Kirkus Reviews
Smithsonian forensic pathologist Douglas Owsley gets an enthusiastic profile from investigative journalist Benedict (Public Heroes, Private Felons, 1997, etc.). Once you know how to read them, skeletons are caches of knowledge, and no one is better at discerning their stories than Owsley, curator at the Smithsonian National Museum of Natural History. Here, Benedict follows Owsley as he performs his fascinating, if at times grisly, labors examining the remains of Branch Davidian members burned at Waco, or sorting through the bone remnants of two Americans journalists murdered in Guatemala. It comes as no surprise that Owsley would become embroiled in the debate regarding Native American rights to remains, and much of this work is given to the dispute over the Kennebeck Man, an ancient skeleton of which the Umatilla and Yakima people wanted control, while Owsley countered that it was not of Native American ancestry. All the feints and obfuscations, legal dilly-dallying, and toadyism keep Benedict's extensive coverage of the case from becoming a legal thriller and almost torpedo the more intriguing story of Owsley's work, but the controversy does highlight the difficult choices to be made between scientific understanding and the rights of Native Americans: you can't know whether the remains are native until you have tampered with the evidence beyond what one culture deems decent and responsible. Benedict does a good job walking readers through Owsley at work, explaining how he reached various conclusions given the evidence, but there are too many times when the writer simply goes gaga over the pathologist’s talent ("his analytic faculties immediately became razor sharp, his senses andemotions all directed toward accomplishing his mission") or embraces Owsley's questionable opinions, such as putting the responsibility for the death of children at Waco solely on the shoulders of the Davidians, as if the FBI agents were innocent bystanders. No need to sensationalize Owsley's story; the pathologist would have emerged an even more awesome figure without the superhero garb. (8-page b&w photo insert, not seen)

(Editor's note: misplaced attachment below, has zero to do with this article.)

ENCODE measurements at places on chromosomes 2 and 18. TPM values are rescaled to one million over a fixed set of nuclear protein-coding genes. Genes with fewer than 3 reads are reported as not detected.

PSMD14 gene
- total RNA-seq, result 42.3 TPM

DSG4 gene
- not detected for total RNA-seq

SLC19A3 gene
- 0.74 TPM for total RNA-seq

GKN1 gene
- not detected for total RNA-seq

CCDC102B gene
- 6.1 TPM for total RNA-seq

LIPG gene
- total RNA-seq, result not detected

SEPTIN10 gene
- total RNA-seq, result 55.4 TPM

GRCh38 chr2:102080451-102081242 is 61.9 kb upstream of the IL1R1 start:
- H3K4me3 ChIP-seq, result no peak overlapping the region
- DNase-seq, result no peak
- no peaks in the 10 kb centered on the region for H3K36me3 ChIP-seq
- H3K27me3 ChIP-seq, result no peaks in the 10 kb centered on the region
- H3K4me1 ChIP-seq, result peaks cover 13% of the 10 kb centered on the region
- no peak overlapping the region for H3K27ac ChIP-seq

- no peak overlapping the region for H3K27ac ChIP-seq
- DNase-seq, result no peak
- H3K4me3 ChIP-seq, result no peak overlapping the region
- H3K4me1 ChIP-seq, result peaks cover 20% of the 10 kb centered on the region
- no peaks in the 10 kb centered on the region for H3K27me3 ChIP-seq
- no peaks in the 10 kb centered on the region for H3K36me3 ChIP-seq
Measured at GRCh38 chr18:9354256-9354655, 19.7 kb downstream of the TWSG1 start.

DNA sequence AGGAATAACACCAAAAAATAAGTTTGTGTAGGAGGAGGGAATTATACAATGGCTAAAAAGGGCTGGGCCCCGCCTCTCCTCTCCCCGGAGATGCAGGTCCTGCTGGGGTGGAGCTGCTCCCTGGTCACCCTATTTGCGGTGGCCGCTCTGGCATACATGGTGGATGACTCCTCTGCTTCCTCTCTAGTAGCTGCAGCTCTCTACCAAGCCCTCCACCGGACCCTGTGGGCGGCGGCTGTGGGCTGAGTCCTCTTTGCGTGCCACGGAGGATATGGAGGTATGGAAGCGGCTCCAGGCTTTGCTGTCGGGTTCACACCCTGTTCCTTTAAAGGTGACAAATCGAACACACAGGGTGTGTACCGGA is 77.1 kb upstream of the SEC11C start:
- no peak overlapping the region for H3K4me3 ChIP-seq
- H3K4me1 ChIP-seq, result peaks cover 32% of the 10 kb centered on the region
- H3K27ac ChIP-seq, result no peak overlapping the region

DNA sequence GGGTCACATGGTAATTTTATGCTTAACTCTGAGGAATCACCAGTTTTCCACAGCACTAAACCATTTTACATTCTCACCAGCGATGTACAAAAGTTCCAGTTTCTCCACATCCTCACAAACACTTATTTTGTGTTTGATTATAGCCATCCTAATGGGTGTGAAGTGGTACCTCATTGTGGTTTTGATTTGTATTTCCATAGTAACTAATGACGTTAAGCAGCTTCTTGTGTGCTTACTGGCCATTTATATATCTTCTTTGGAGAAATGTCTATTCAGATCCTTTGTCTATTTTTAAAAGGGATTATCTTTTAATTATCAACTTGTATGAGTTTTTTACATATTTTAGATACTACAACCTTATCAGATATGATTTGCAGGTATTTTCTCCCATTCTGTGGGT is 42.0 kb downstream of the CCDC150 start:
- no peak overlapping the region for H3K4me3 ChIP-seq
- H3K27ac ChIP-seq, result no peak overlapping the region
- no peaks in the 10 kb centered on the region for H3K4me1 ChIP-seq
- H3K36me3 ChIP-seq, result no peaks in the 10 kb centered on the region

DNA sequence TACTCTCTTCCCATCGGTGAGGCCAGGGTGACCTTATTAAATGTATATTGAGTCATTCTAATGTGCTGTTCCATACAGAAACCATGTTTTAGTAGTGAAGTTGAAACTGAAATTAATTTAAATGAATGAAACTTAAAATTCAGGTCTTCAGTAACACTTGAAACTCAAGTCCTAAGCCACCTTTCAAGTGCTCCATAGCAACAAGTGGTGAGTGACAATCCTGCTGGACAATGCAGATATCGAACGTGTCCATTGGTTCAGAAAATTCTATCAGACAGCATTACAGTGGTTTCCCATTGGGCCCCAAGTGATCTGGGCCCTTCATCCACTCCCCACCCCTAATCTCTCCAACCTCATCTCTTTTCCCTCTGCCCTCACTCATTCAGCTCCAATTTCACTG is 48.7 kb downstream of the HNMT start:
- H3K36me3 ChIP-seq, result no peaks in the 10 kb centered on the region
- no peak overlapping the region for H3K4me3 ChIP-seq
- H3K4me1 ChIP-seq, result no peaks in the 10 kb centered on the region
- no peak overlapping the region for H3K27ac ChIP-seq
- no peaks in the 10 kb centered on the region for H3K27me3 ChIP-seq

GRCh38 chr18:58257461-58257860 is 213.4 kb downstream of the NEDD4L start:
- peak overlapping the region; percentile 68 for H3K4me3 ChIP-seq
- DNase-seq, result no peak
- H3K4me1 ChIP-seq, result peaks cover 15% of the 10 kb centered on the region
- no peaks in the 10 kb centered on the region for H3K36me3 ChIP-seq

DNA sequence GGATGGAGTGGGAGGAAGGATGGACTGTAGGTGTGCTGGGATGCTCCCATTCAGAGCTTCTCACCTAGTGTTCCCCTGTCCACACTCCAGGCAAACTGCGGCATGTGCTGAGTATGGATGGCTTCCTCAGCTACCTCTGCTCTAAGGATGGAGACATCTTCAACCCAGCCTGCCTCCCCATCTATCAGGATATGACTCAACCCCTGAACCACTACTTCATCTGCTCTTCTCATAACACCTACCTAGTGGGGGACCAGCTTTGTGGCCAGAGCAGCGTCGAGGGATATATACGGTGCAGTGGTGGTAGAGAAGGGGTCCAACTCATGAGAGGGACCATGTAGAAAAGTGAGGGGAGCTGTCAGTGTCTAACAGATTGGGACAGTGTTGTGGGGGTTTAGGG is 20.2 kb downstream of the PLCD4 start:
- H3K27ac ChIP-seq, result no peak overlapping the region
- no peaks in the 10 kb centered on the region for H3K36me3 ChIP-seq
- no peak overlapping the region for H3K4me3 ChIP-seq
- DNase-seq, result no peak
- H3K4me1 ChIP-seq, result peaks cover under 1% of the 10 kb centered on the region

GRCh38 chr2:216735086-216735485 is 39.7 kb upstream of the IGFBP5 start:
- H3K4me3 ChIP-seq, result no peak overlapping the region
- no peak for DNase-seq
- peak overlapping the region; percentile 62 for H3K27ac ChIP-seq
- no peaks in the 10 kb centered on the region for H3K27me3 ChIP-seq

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Product Details

  • ISBN-13: 9780060199234
  • Publisher: HarperCollins Publishers
  • Publication date: 3/6/2003
  • Edition number: 1
  • Pages: 320
  • Product dimensions: 6.00 (w) x 9.00 (h) x 1.05 (d)

Meet the Author

Jeff Benedict conducted the first national study on sexual assault and athletes. He has published three books on athletes and crime, including a blistering exposé on the NFL, Pros and Cons: The Criminals Who Play in the NFL, and Public Heroes, Private Felons: Athletes and Crimes Against Women. He is a lawyer and an investigative journalist who has written five books.

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Table of Contents

Author's Note ix